Jonathan Jonathan - 4 months ago 8x
Python Question

Python: iterating over list vs over dict items efficiency

Is iterating over

as efficient as iterating over a list of the same items in CPython?


It depends on which version of Python you're using. In Python 2, some_dict.items() creates a new list, which takes up some additional time and uses up additional memory. On the other hand, once the list is created, it's a list, and so should have identical performance characteristics after the overhead of list creation is complete.

In Python 3, some_dict.items() creates a view object instead of a list, and I anticipate that creating and iterating over items() would be faster than in Python 2, since nothing has to be copied. But I also anticipate that iterating over an already-created view would be a bit slower than iterating over an already-created list, because dictionary data is stored somewhat sparsely, and I believe there's no good way for python to avoid iterating over every bin in the dictionary -- even the empty ones.

In Python 2, some timings confirm my intuitions:

>>> some_dict = dict(zip(xrange(1000), reversed(xrange(1000))))
>>> some_list = zip(xrange(1000), xrange(1000))
>>> %timeit for t in some_list: t
10000 loops, best of 3: 25.6 us per loop
>>> %timeit for t in some_dict.items(): t
10000 loops, best of 3: 57.3 us per loop

Iterating over the items is roughly twice as slow. Using iteritems is a tad bit faster...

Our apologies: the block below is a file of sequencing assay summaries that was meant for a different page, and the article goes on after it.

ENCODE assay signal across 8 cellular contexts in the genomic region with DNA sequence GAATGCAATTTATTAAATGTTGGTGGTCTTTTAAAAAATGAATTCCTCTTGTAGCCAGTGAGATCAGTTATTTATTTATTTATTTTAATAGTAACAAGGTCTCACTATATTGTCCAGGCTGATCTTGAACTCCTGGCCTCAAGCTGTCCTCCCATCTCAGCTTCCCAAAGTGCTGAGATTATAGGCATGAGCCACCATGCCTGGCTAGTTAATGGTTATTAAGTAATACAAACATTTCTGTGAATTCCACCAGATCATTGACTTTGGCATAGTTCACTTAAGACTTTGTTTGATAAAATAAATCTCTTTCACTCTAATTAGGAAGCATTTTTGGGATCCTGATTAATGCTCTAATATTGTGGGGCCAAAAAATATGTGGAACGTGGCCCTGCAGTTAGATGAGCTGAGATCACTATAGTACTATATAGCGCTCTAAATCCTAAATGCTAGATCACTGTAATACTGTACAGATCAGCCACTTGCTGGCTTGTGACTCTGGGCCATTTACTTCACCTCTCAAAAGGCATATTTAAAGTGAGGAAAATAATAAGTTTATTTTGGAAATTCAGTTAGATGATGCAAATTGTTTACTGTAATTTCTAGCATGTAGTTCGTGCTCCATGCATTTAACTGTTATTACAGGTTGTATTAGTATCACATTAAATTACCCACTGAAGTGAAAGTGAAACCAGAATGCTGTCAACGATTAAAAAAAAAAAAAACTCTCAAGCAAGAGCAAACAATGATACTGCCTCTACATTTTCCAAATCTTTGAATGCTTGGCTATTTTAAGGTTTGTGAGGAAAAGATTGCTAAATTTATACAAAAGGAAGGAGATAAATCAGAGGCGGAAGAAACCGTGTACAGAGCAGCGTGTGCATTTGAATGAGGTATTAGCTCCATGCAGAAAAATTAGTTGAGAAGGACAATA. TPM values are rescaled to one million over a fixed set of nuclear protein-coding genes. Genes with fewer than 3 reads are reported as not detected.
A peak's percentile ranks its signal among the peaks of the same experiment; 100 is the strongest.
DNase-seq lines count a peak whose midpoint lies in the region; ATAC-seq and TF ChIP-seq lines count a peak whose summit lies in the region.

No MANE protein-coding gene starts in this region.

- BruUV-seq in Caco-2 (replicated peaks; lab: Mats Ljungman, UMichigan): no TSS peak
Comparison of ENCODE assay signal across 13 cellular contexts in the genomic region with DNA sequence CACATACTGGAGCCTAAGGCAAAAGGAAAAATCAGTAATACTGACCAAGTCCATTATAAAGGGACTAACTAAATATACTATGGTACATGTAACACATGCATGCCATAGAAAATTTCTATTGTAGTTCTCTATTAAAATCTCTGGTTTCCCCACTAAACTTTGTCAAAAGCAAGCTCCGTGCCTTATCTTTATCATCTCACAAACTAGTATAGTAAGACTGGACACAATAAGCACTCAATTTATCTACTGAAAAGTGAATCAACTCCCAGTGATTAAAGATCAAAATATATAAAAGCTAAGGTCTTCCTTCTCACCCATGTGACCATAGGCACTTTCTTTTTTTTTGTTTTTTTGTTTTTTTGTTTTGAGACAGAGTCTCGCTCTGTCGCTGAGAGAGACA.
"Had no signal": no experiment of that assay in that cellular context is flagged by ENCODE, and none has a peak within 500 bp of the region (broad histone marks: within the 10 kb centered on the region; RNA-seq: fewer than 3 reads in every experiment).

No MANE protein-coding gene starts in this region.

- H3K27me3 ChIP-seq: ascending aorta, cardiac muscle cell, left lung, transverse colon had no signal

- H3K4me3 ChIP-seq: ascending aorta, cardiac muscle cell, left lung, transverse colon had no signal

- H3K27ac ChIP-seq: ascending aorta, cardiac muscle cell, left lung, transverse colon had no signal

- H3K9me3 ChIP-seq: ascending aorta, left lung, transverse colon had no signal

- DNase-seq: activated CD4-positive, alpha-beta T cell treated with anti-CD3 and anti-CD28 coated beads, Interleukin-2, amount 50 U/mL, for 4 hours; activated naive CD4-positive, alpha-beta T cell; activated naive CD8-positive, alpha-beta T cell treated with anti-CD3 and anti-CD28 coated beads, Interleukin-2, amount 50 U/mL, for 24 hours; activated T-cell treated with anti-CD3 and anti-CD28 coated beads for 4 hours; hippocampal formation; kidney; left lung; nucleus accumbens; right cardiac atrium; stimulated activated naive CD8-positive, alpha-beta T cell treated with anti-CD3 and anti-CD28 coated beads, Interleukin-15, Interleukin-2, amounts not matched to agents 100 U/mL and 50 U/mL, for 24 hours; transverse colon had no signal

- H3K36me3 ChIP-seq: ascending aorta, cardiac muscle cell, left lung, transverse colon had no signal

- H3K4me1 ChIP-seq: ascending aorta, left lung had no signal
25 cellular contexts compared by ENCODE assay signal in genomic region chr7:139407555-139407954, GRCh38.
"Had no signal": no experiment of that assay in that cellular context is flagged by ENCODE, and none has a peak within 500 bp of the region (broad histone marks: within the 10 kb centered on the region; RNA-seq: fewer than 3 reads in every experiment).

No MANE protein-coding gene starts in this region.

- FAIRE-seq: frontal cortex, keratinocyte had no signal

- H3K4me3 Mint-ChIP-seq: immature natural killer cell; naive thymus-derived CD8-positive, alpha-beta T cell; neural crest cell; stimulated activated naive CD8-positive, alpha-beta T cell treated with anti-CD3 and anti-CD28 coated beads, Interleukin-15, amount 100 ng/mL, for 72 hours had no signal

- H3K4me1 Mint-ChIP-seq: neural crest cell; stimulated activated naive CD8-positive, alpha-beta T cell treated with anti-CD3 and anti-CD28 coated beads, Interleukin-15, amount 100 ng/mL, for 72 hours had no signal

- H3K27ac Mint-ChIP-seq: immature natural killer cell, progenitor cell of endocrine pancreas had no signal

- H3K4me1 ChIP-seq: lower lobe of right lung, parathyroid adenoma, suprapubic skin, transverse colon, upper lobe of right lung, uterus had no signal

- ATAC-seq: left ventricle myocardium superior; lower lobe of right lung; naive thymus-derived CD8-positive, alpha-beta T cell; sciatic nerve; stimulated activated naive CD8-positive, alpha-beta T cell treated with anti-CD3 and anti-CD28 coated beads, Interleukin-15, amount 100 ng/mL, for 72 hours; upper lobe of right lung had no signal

>>> %timeit for t in some_dict.iteritems(): t
10000 loops, best of 3: 41.3 us per loop

But iterating over the list itself is basically the same as iterating over any other list:

>>> some_dict_list = some_dict.items()
>>> %timeit for t in some_dict_list: t
10000 loops, best of 3: 26.1 us per loop

Python 3 can create and iterate over items faster than Python 2 can (compare to 57.3 us above):

>>> some_dict = dict(zip(range(1000), reversed(range(1000))))
>>> %timeit for t in some_dict.items(): t      
10000 loops, best of 3: 33.4 us per loop 

But the time to create a view is negligable; it is actually slower to iterate over than a list.

>>> some_list = list(zip(range(1000), reversed(range(1000))))
>>> some_dict_view = some_dict.items()
>>> %timeit for t in some_list: t
10000 loops, best of 3: 18.6 us per loop
>>> %timeit for t in some_dict_view: t
10000 loops, best of 3: 33.3 us per loop

This means that in Python 3, if you want to iterate many times over the items in a dictionary, and performance is critical, you can get a 30% speedup by caching the view as a list.

>>> some_list = list(some_dict_view)
>>> %timeit for t in some_list: t
100000 loops, best of 3: 18.6 us per loop